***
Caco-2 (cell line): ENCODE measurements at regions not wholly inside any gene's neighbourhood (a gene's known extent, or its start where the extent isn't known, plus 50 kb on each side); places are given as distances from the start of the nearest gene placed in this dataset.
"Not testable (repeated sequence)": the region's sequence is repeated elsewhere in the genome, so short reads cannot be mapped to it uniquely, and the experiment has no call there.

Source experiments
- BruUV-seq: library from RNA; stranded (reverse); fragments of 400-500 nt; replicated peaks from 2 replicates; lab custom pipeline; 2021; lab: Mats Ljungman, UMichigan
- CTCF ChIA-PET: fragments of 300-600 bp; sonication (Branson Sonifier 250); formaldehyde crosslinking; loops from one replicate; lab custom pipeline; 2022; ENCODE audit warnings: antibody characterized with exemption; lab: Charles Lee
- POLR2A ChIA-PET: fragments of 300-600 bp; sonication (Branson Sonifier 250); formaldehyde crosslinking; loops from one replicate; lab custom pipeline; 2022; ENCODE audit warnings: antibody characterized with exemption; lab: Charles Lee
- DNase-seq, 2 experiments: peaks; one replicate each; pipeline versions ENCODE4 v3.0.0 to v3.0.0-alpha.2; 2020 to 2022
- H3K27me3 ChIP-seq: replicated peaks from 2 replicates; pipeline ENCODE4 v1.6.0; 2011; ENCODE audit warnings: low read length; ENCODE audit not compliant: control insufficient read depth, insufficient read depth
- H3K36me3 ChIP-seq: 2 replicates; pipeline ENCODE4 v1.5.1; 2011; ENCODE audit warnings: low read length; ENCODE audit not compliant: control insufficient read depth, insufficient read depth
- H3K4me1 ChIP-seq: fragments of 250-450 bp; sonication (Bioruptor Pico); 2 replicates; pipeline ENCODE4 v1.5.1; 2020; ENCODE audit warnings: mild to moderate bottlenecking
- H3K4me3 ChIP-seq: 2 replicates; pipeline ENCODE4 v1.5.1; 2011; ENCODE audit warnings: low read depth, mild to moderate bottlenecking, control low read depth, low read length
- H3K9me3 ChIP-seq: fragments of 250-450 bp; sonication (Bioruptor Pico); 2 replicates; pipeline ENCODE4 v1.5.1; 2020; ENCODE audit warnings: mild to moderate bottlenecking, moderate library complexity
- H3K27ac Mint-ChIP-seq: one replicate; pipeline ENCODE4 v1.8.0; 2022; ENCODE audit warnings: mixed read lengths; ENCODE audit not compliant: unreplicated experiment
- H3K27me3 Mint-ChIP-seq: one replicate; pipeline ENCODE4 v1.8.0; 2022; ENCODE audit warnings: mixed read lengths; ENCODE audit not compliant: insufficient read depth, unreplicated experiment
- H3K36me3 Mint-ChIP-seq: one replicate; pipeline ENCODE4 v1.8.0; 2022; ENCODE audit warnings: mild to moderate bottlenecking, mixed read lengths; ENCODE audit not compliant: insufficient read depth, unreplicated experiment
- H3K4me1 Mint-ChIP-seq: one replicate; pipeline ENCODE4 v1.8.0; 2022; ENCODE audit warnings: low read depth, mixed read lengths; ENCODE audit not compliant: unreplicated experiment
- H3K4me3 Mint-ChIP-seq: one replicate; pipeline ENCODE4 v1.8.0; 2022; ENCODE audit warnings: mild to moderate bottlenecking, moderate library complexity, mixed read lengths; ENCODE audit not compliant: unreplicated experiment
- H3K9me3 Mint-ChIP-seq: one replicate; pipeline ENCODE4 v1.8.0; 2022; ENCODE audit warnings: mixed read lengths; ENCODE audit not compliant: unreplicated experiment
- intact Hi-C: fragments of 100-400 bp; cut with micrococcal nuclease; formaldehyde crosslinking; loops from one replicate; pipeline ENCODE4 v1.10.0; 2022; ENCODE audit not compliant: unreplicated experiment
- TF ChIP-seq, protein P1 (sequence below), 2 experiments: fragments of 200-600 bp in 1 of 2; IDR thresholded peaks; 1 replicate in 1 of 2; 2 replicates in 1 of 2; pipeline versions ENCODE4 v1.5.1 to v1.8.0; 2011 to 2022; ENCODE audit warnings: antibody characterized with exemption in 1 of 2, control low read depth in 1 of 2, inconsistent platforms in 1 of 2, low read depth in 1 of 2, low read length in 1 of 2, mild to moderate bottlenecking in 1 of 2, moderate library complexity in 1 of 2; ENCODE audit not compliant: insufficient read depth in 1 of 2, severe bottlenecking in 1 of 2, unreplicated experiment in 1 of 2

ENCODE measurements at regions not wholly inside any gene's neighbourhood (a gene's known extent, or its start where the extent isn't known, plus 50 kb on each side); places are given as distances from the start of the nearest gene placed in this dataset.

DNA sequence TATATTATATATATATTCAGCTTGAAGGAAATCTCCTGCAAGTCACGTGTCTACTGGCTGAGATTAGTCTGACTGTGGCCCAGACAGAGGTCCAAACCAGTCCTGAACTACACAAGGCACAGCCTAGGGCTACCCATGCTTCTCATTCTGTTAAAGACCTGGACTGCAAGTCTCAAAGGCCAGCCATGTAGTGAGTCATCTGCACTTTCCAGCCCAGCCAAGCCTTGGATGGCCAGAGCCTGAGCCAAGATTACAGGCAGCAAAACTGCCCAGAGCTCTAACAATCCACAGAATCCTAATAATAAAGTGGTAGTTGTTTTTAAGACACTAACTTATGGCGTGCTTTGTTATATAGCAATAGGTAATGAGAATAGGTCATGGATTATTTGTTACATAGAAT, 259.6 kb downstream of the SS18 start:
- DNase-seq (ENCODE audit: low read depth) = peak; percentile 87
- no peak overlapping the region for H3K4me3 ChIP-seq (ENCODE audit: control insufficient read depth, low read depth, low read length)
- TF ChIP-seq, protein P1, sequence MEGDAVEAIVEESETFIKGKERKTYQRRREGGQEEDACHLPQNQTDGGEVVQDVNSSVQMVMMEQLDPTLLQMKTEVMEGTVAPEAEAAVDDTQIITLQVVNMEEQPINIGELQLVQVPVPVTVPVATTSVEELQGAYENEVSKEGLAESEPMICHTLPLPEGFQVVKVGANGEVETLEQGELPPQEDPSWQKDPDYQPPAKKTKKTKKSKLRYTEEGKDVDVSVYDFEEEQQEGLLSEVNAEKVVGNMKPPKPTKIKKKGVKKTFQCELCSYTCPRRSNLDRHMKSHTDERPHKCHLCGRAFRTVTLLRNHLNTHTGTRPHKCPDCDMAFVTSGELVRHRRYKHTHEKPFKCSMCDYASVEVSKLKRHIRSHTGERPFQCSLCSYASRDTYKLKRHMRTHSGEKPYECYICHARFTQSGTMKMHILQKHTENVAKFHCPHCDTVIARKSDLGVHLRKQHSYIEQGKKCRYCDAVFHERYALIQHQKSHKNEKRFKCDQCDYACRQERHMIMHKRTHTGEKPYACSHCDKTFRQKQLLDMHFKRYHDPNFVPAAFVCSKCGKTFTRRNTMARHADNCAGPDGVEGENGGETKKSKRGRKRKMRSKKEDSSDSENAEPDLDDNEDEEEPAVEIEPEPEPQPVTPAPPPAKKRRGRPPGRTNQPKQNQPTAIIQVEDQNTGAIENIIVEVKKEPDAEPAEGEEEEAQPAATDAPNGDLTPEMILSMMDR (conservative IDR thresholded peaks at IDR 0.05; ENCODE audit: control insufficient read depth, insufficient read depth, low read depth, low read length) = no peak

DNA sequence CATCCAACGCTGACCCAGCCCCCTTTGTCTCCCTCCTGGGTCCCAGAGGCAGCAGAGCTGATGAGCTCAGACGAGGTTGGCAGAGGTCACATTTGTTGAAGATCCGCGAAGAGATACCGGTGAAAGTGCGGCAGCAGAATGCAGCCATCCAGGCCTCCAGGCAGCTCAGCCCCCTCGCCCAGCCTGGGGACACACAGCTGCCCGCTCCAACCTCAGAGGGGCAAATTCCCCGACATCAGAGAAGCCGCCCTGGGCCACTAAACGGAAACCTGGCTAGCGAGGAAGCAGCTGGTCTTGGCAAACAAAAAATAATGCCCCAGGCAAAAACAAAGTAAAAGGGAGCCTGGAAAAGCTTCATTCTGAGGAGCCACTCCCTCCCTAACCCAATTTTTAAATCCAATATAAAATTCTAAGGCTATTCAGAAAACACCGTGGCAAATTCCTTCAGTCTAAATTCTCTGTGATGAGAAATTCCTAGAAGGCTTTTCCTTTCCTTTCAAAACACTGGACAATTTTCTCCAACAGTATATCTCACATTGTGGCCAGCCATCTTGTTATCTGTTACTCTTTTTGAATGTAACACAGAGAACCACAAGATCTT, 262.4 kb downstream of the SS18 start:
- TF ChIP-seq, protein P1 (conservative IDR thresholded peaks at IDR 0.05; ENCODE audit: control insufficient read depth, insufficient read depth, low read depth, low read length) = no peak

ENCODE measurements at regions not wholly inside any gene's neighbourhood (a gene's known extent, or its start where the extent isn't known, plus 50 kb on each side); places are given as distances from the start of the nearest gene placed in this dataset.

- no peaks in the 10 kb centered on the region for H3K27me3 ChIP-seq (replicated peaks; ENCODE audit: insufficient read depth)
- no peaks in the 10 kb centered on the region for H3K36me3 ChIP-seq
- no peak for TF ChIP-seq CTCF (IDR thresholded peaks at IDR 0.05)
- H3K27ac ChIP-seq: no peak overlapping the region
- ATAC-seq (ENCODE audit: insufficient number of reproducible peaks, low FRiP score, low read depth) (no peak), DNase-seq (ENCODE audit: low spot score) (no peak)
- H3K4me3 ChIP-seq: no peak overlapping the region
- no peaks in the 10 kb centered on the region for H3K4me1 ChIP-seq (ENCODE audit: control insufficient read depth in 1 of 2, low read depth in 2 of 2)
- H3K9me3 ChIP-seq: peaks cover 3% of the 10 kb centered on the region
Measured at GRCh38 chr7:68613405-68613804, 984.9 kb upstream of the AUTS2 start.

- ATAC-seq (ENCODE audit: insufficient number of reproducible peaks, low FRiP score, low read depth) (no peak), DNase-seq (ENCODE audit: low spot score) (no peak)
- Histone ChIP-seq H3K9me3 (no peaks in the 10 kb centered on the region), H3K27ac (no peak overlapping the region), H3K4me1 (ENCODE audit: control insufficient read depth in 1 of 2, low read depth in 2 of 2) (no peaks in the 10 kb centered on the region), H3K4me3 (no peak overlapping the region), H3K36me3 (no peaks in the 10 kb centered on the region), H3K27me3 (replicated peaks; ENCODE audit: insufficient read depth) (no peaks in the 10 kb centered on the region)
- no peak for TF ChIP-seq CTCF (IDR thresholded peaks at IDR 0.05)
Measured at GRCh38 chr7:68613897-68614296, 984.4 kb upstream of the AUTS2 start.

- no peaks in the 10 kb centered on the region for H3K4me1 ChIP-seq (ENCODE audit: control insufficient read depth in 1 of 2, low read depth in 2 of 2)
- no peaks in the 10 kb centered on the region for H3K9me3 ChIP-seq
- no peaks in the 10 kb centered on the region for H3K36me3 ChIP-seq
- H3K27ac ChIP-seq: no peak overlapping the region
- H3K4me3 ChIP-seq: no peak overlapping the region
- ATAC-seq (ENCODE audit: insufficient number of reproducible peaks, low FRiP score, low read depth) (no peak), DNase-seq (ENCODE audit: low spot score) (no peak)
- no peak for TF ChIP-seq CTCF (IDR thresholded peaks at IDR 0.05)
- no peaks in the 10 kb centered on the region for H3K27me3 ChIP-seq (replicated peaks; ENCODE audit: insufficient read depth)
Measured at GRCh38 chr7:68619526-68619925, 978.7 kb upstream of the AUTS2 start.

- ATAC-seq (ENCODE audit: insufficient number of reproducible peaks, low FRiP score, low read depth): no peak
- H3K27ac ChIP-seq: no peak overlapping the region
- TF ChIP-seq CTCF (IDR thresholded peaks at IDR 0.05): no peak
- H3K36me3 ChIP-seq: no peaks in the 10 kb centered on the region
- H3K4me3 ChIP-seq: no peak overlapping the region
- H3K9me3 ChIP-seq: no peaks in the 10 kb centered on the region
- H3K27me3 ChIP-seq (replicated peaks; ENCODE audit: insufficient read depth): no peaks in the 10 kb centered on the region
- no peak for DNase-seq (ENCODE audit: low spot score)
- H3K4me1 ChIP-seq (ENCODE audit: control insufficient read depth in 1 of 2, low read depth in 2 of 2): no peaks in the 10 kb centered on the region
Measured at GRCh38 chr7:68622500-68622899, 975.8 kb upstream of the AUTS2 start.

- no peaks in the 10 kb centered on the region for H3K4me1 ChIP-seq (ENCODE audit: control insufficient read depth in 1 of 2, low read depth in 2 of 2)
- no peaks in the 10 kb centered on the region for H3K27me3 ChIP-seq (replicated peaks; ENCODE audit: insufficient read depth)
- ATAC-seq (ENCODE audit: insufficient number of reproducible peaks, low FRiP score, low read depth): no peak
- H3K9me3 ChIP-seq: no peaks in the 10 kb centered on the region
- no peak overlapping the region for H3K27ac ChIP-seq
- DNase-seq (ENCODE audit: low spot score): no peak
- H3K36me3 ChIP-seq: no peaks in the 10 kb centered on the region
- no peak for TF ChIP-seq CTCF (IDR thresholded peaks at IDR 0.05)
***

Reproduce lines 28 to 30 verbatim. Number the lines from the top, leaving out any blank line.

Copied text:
ENCODE measurements at regions not wholly inside any gene's neighbourhood (a gene's known extent, or its start where the extent isn't known, plus 50 kb on each side); places are given as distances from the start of the nearest gene placed in this dataset.

- no peaks in the 10 kb centered on the region for H3K27me3 ChIP-seq (replicated peaks; ENCODE audit: insufficient read depth)
- no peaks in the 10 kb centered on the region for H3K36me3 ChIP-seq